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Case Study: Leave No Stone Unturned

Messrs Turner and Associates (“IP”) was the panel lawyer for Bank ABC and handled commercial loan transactions for the bank. In 2013, Cosmo Property Pty Ltd (“Cosmo”) approached the bank to get a commercial loan of RM1,700,000. The loan will be secured by an office building owned by Cosmo. Timmy, a partner of the IP prepared the loan agreement and vetted through the relevant documents from Cosmo. Once the documents were in order, Timmy instructed the bank to release the money to Cosmo.

After the loan was released to Cosmo, Timmy received a phone call from one of Cosmo’s directors saying that the company had never applied for any loan from Bank ABC. The directors of Cosmo did not even execute the loan documents nor passed a board of directors’ resolution to accept the loan from Bank ABC!

Astounded with the revelation, the IP contacted the solicitor who represented Cosmo in the transaction. It was later discovered that the solicitor represented Cosmo was defrauded by two imposters purporting to be the directors of Cosmo. The imposters presented fake identity cards bearing the same names as the directors of Cosmo. The board of director’s resolution provided by the imposters was also forged.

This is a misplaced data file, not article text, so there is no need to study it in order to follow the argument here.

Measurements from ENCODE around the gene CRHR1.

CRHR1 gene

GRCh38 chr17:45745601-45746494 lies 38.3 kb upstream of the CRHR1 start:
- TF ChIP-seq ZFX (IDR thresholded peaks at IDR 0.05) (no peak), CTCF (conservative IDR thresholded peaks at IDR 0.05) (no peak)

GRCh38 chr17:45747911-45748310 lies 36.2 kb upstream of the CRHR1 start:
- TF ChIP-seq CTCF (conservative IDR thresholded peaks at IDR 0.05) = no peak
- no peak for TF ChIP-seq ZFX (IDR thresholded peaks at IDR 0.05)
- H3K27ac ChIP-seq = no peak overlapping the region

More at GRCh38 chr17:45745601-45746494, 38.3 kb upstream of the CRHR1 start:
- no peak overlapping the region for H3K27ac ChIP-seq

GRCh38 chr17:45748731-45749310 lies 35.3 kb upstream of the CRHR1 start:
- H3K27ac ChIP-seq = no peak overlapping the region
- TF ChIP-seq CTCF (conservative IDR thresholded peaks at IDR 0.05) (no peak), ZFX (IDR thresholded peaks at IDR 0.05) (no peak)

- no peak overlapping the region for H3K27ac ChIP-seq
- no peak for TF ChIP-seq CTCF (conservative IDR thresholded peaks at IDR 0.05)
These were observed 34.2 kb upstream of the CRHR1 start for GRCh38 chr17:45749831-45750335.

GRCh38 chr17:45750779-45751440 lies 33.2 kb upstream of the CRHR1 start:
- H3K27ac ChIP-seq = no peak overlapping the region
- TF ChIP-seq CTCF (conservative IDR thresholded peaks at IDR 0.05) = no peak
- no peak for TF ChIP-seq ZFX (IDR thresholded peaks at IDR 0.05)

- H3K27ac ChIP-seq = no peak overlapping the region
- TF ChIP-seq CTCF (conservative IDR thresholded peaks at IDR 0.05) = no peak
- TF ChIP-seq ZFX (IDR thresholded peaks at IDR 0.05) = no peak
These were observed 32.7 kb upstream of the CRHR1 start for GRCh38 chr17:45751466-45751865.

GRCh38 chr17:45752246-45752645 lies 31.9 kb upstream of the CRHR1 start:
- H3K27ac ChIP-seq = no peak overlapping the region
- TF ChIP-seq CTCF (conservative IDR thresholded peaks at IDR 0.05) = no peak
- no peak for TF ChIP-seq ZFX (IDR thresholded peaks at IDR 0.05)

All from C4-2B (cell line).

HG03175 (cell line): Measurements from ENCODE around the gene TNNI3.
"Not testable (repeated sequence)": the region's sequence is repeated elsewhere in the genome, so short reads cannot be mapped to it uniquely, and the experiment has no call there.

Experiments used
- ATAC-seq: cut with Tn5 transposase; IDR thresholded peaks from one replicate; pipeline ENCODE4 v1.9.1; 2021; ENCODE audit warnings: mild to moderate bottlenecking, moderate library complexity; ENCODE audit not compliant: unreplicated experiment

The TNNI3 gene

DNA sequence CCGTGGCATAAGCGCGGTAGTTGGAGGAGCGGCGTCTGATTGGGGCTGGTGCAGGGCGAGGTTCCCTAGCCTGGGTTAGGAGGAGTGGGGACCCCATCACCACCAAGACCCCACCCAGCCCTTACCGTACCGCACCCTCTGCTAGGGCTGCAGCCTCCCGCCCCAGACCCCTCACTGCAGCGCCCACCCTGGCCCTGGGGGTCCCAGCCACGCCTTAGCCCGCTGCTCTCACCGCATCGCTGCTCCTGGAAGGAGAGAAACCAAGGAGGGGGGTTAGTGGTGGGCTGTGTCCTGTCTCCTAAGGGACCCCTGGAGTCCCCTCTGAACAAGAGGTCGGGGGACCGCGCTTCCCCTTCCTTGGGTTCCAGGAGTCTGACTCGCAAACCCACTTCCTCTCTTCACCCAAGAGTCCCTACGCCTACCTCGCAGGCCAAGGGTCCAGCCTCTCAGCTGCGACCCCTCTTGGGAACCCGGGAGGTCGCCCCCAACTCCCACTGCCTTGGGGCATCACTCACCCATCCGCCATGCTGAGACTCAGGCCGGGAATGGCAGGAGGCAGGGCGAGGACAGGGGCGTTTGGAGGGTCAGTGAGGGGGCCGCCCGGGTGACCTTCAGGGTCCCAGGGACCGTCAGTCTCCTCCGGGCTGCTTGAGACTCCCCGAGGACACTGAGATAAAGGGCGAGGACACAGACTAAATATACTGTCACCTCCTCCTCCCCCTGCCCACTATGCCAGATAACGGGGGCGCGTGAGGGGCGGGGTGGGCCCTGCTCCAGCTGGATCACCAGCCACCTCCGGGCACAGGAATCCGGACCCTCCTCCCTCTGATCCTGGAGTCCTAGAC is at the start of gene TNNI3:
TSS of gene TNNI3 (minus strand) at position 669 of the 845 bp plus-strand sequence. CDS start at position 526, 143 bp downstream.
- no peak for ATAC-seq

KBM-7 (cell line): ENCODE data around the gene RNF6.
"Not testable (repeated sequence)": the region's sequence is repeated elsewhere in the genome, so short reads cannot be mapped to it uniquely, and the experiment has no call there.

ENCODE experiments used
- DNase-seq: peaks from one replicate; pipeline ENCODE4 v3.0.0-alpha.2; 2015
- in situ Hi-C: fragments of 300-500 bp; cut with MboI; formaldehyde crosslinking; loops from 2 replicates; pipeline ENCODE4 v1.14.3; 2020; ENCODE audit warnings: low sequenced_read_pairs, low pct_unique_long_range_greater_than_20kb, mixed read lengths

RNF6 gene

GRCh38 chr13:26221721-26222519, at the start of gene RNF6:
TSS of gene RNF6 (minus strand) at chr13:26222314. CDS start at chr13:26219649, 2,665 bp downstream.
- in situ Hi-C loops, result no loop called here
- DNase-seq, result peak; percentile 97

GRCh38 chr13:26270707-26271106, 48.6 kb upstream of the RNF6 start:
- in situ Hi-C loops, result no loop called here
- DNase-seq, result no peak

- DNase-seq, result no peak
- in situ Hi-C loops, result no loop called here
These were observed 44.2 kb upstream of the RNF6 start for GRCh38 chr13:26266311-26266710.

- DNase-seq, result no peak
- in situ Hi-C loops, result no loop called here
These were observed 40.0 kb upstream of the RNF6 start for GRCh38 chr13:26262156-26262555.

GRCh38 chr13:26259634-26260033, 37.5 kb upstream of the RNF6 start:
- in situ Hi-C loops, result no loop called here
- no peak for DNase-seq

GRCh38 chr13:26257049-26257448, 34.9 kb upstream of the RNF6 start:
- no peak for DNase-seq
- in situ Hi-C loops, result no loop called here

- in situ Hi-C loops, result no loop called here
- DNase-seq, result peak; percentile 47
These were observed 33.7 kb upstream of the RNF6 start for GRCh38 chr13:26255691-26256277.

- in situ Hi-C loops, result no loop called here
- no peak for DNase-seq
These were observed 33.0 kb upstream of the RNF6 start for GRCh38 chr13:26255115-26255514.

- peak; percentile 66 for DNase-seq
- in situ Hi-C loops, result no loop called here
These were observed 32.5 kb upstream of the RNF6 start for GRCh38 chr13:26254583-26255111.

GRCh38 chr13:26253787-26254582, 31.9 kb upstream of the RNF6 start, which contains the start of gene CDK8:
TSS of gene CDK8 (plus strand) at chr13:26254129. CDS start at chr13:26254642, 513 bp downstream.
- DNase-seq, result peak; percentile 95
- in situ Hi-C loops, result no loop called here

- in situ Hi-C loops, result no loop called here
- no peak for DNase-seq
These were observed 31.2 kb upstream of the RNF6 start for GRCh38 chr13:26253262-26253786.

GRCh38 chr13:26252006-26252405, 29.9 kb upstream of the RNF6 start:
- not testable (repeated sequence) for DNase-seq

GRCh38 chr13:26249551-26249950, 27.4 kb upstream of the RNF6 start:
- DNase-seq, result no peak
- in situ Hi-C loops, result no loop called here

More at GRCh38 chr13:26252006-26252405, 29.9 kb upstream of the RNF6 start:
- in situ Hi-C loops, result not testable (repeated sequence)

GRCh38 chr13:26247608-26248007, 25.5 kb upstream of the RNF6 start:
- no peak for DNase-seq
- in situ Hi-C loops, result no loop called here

The directors filed an injunction to prevent Bank ABC and the IP from charging the company’s property for the loan granted to the imposters. As a result, Bank ABC suffered losses and sued the IP for negligence.
In reviewing the IP’s risk management processes to determine if their original Base Excess should be reinstated, the Insurer found the following:
  • The checklists used by the IP were comprehensive and according to the basic conveyancing checklist suggested by Bar Council.
  • As per the requirement in the checklist, the IP requested a confirmation from Cosmo’s company secretary to verify its corporate information.
  • The checklist used by the IP for this particular file did not have any requirement to secure a confirmation from the company secretary on the genuineness of the board of director’s resolution. Nonetheless, the IP could have taken one step further by securing such confirmation to ensure the authenticity of the board of director’s resolution provided to them.